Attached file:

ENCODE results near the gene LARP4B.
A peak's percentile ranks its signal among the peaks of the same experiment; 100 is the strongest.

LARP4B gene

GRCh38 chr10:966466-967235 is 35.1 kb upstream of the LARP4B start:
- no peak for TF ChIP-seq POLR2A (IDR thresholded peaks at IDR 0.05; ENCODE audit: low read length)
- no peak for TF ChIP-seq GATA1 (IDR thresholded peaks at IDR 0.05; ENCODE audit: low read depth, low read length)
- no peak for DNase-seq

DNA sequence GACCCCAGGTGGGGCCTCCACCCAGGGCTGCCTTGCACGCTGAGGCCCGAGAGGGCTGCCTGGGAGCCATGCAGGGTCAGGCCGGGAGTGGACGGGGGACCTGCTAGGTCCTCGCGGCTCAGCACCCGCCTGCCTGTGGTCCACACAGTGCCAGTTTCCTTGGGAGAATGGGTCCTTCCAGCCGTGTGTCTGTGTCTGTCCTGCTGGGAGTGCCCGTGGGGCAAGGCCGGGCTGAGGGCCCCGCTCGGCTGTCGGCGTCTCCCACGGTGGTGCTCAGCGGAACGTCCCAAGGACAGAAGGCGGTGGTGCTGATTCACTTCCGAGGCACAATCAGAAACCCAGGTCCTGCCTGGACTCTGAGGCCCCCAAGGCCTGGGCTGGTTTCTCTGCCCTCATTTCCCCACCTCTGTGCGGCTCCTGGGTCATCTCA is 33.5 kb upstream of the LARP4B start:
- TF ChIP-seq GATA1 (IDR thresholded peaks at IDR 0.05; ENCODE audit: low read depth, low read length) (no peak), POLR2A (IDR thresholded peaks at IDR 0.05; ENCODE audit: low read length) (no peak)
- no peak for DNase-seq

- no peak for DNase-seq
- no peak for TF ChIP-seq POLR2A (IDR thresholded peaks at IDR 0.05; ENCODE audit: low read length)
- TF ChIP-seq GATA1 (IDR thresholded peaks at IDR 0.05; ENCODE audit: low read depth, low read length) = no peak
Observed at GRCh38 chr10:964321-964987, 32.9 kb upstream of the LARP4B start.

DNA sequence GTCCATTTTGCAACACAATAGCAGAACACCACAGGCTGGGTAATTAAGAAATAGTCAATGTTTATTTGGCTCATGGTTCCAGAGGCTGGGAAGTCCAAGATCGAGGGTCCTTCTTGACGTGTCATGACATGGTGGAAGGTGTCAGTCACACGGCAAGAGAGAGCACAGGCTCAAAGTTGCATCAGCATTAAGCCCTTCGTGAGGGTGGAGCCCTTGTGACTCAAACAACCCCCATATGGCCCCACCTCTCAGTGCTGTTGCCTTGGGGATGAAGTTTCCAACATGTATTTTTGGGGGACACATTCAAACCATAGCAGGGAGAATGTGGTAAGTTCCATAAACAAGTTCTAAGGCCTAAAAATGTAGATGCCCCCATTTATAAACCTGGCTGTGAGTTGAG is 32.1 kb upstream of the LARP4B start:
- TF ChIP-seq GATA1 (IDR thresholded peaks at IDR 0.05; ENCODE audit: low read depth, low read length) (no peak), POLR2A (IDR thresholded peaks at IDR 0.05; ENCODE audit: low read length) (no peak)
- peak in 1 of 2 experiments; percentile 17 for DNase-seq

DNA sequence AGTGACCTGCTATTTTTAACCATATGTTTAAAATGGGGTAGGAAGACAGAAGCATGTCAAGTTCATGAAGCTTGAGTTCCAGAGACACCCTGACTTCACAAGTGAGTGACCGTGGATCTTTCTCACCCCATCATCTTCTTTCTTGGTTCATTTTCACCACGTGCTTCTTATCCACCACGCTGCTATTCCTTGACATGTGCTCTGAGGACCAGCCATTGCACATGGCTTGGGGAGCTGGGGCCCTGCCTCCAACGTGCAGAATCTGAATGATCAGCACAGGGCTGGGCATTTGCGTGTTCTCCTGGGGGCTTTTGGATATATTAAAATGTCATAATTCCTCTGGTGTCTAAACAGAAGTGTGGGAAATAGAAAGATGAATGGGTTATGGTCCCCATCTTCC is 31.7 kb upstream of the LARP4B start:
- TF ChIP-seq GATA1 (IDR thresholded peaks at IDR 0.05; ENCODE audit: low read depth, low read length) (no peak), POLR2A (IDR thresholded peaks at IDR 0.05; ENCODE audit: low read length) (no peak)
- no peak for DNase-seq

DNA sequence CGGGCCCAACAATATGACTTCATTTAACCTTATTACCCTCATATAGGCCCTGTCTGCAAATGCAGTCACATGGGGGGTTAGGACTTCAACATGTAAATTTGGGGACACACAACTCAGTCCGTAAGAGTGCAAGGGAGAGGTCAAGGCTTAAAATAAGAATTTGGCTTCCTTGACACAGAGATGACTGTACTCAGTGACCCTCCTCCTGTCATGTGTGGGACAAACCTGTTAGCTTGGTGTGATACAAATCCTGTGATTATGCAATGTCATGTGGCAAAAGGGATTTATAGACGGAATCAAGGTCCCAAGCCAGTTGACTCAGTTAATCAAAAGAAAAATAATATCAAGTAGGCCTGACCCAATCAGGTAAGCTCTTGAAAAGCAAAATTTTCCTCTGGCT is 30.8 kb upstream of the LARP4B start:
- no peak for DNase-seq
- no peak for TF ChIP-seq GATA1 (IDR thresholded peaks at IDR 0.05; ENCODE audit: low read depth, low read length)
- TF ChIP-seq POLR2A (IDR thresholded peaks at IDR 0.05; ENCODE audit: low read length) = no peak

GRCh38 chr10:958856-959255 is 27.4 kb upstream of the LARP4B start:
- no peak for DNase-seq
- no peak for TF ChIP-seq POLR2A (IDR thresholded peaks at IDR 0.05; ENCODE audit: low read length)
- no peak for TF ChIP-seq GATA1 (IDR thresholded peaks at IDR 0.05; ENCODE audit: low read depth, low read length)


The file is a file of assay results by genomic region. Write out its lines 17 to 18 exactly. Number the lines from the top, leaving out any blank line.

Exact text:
- peak in 1 of 2 experiments; percentile 17 for DNase-seq

DNA sequence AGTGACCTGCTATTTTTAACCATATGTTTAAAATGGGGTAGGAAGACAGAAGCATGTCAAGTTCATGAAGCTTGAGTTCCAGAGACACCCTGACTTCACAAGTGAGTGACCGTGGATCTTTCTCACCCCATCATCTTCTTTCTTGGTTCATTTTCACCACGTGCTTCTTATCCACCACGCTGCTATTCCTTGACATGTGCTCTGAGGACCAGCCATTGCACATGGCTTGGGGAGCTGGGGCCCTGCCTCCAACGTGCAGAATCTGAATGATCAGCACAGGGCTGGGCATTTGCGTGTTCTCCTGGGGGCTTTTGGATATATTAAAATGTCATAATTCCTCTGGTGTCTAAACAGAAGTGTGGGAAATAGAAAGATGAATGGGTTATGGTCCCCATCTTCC is 31.7 kb upstream of the LARP4B start: